Despite the widespread acceptance of the ILO and CRC standards, child labor remains widespread. This is similar to the initial legislation introduced in the nineteenth century by Great Britain. Regulations can be adopted and added, however, without enforcement, there is no benefit.
In the late 1990s Senator Tom Harkin of Iowa attempted to prohibit US importation of goods produced from child labor. Such efforts failed to gain support and no actions were taken (McClintock, 2001). However, with a surge of boycott publicity in 1996, over 50,000 children were fired from textile jobs in Bangladesh. This may be seen as a good start, however it should be noted that wages in the area did not increase with the firing of thousands of children. In addition, many of the now unemployed children without a viable outlet such as education ended up working in the informal economy, in areas such as crime or prostitution (Guha-Khasnobis, Mehta & Agarwal, 1999). Such unintended consequences must be considered before legislation and regulation are used.
One of the failings of the legislative and regulatory approach championed by many is that without enforcement, its measures will only push child labor into the fringes of the economy where wages are lower and protection from exploitation weaker (Becker, 1997). This concern was played out following the furor over the Pakistani soccer ball sewing industry. While children once employed in that industry were pushed into education programs, it is openly acknowledged that there were far worse jobs for children in the Pakistani economy, jobs that were unaffected by the international media attention (Bachman, 2000).
Using national legislation to rectify international problems can put the regulating nation at a disadvantage, raising the prices of its imported goods versus other competing countries. An interesting idea described in greater detail by Thomas Palley in 2002 is the incorporation of labor standards and accords as part of IMF, WTO, and World Bank loan covenants. Such a concept would alleviate such level-playing field concerns. Further by incorporating such standards, the developing countries that depend on such financial aid would be forced into real enforcement. Palley’s discussion of enforcement is hampered however by the suggestion that such process can be governed in a manner similar to current intellectual property enforcement (Palley, 2002). Unfortunately, noting the status of intellectual property protection in the developing world, suggesting that child labor restrictions could be enforced in a similar manner is a self-defeating, though interesting recommendation.
4. Economic Research
The focus of reform efforts has been on export-oriented industries that directly impact the lives of purchasers in developed countries. However, it should be noted that only a small portion of child labor is actually impacted by this focus (Birdsall, 1998). ILO data from 26 developing countries shows that 87% of child workers are in traditional child labor roles, 70% in agriculture, fishing, forestry, and hunting and 17% in the service industry. Only 8% of workers are actually involved in manufacturing and 2% in construction and mining. Of these various industries, it is estimated that only 5% of child workers in developing countries work in export-oriented activities that are the focus of much of the child-labor reformer efforts.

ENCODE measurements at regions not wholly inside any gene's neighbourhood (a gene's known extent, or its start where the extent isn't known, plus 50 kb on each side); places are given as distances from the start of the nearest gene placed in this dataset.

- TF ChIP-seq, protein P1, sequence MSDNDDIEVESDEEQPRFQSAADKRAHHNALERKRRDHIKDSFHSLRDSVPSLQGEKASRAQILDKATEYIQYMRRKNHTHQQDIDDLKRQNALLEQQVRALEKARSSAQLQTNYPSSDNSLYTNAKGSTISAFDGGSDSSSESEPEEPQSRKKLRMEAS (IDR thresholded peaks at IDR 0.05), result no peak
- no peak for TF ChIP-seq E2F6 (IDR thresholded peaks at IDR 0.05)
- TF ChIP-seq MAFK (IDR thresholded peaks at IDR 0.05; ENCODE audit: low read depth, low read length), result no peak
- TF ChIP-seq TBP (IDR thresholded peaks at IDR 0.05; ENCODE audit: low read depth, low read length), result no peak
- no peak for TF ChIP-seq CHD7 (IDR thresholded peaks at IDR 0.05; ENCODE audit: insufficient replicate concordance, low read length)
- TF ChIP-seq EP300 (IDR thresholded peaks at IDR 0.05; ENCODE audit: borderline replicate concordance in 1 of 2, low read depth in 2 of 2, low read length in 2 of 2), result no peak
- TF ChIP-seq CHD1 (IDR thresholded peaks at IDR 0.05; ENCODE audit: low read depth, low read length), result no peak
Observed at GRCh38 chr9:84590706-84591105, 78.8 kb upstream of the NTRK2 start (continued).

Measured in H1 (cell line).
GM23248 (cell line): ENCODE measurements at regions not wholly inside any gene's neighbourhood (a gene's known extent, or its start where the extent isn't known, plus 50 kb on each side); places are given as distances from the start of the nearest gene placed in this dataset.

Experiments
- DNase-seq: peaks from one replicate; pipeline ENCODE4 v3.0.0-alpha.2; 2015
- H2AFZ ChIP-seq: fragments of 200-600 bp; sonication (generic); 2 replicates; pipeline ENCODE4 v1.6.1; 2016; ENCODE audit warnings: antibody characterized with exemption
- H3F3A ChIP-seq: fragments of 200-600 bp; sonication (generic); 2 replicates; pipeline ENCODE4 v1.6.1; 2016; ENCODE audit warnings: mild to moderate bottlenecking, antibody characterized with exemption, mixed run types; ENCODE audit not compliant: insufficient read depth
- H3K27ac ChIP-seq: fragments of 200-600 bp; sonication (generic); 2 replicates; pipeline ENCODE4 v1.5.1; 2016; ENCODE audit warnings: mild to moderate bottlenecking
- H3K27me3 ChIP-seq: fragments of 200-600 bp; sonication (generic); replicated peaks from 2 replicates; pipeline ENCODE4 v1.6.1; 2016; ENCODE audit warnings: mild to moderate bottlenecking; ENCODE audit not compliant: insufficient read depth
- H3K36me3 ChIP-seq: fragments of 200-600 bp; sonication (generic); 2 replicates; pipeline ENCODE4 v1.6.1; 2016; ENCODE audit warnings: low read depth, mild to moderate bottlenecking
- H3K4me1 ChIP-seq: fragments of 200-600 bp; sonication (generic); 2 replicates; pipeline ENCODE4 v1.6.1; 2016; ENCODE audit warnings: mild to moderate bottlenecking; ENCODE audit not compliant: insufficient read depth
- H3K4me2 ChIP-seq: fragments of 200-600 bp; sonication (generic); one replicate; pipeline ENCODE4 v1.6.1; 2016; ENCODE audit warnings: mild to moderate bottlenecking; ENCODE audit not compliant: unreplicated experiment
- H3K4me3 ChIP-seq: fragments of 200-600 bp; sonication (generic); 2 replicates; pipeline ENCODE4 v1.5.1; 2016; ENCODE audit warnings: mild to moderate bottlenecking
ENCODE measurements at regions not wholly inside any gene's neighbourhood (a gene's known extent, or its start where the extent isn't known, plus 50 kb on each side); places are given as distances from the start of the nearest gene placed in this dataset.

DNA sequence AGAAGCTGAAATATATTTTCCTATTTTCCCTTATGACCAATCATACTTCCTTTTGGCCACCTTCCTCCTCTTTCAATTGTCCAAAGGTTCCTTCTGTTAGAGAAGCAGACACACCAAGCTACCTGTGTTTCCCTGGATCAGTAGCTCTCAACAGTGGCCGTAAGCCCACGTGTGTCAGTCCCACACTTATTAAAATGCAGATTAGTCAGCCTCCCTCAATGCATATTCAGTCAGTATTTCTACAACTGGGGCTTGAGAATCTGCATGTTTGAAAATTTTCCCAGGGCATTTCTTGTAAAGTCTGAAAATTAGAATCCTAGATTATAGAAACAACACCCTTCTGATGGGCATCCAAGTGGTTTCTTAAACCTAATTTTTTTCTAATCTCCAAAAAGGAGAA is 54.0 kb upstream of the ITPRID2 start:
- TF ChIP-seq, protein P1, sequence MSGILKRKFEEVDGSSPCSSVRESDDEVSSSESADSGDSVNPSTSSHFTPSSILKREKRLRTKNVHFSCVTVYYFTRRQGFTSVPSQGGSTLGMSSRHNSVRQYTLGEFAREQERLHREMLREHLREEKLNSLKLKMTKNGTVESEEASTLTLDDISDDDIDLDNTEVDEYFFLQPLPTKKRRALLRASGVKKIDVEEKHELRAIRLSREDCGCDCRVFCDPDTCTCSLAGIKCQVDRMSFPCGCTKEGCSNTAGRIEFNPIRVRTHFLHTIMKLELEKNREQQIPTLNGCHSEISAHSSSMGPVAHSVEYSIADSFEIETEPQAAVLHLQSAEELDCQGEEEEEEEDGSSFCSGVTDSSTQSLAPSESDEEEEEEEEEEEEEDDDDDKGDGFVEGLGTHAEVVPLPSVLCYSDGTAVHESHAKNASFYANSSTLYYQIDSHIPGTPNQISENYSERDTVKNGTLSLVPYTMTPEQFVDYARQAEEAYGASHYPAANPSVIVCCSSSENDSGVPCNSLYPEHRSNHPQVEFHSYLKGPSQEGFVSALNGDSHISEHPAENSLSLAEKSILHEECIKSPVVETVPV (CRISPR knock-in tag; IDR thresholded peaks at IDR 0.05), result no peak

In 1998, Basu and Van published an oft cited economic modeling effort. In it they attempted to model the household decision of whether or not to send children to work. Through the machinations of their model, it is made evident that there are multiple equilibriums, some of which contain child labor, and others that do not. The primary output being that simply raising the wages of existing works may not solve child labor; rather push the labor market into a new equilibrium in which child labor still exists, but at decreased levels (Basu & Van 1998).
Swinnerton and Rogers in a 1999 commentary on the Basu and Van model raised the question of income distribution. Using data from a World Bank study, they noted that the strong relationship between per capita GDP and child labor weakens as the country reaches the upper level of per capita GDP, $1,000-$4,000. They show through iteration of the Basu and Van model that income distribution may account for this weakening relationship. With increased income distribution, equilibriums without child labor can be eliminated (Swinnerton & Rogers, 1999). In their 1999 reply, Basu and Van acknowledges that an inherent assumption to their model is minimal profit sharing amongst citizens versus Swinnerton and Rogers’ full profit sharing. As they state, “reality lies in between” (Basu & Van, 1999).
The importance of this research is that it provides supporting data to both workers rights groups and globalization supporters. While workers rights groups gain evidence for the benefits of increased labor organization and income distribution back to the workers, the globalization supporters gain evidence that with increased trade and commerce, child labor decreases.
Smaller scale economic modeling work done by Rogers and Swinnerton in 2004 questions the altruistic nature of parents. As poverty is decreased, parents realize that their children will return less to them then they sacrificed for their children’s education. As a result, with increasing wages, child labor may sometimes increase. This is a relatively dark conclusion. While the modeling cannot be denied, the questioning of parental altruism for is not a consideration that that this paper will make (Rogers & Swinnerton, 2004).